“You should first sacrifice and then calculate,” responded Tal instantly.
One of my favorite stories happened in the analyzing room of the USSR championship in 1978 as described in the book Garry Kasparov on Garry Kasparov: Part I:
“Ex-world champion Mikhail Tal leaned over Garik (Kasparov) and with unfeigned admiration in his voice commented on the variations he was demonstrating – ‘one more biting than the other’. And everything reduced to the fact that these variations ‘ended in Bagirov being mated, or completely crushed’.
One of the grandmasters standing alongside quietly remarked that ‘White should have sacrificed the piece’ and asked the youngster why he didn’t do this. Garik replied seriously: ‘There were too many variations. I couldn’t calculate them all.’ To this Tal instantly responded with his disarming smile: ‘You should first sacrifice, and then calculate’.”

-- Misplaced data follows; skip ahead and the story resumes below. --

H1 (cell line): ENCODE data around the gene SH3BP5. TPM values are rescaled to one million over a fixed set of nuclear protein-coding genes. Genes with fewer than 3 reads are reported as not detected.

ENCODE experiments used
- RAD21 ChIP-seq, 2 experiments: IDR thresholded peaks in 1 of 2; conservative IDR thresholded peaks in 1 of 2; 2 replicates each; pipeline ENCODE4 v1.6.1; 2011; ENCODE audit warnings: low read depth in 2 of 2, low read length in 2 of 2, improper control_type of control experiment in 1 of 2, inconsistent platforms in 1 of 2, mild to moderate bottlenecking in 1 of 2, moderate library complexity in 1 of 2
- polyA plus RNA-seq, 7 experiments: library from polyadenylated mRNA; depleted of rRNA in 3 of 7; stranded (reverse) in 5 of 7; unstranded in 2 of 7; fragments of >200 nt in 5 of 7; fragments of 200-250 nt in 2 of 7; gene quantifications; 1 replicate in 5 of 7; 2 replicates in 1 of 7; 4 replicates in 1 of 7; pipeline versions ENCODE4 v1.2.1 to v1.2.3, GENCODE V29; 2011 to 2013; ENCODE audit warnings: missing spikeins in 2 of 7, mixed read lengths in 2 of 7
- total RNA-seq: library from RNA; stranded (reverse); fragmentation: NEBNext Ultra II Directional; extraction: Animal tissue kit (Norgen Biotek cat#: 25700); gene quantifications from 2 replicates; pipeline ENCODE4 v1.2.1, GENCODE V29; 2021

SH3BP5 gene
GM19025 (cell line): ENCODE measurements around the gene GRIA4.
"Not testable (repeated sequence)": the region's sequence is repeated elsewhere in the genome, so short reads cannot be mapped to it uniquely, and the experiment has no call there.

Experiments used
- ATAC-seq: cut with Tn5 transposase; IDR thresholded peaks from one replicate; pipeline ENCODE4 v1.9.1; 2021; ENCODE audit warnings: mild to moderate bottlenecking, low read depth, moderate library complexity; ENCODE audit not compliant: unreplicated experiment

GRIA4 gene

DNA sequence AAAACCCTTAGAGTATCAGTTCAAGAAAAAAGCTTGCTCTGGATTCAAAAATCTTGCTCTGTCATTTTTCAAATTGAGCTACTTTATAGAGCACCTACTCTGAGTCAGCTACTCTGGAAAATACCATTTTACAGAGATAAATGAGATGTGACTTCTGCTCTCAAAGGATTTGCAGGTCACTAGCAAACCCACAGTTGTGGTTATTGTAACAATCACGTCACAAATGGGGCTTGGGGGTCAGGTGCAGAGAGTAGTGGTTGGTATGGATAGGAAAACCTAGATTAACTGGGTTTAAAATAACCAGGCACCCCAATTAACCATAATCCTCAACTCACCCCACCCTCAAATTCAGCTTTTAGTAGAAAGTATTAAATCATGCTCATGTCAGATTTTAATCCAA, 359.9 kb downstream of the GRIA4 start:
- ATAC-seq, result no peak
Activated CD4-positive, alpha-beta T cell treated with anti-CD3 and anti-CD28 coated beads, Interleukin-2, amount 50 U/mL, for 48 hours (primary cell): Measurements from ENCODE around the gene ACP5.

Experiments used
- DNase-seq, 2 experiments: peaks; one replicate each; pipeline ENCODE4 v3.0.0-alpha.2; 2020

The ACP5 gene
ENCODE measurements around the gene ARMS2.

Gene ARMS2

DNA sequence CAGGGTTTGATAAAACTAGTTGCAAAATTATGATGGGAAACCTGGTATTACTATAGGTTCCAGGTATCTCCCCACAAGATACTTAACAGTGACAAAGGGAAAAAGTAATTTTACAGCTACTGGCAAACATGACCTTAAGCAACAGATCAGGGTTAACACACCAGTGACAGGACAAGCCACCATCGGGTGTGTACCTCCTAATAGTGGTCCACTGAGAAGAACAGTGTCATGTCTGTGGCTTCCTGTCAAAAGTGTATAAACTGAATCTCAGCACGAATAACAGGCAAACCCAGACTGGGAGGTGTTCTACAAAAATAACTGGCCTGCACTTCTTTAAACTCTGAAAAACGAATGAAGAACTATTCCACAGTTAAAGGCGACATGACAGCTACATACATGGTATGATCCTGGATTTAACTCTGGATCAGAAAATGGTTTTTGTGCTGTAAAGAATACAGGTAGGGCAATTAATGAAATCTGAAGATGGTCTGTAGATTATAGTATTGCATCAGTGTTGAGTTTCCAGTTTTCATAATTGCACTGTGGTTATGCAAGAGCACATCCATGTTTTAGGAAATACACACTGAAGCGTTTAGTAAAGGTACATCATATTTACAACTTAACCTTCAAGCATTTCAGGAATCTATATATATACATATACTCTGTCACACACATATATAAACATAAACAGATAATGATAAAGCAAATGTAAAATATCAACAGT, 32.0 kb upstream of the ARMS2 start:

Below, I performed a short analysis of the aforementioned sacrifice. Engines find a way to equality from this complex position as usually expected in this kind of situation.
To sacrifice and then calculate is, of course, easier said than done! However, this approach was frequently employed in the games of Tal, the 8th World Champion, which made him one of chess enthusiasts’ favorite players.
Since Tal gave this advice, however, numerous strong players have not heeded it and have still followed the young Kasparov’s approach in their games. This brings us to the Game of the Week…
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Game of the Week IV: Van Foreest vs. Giri
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Edited by Della Almind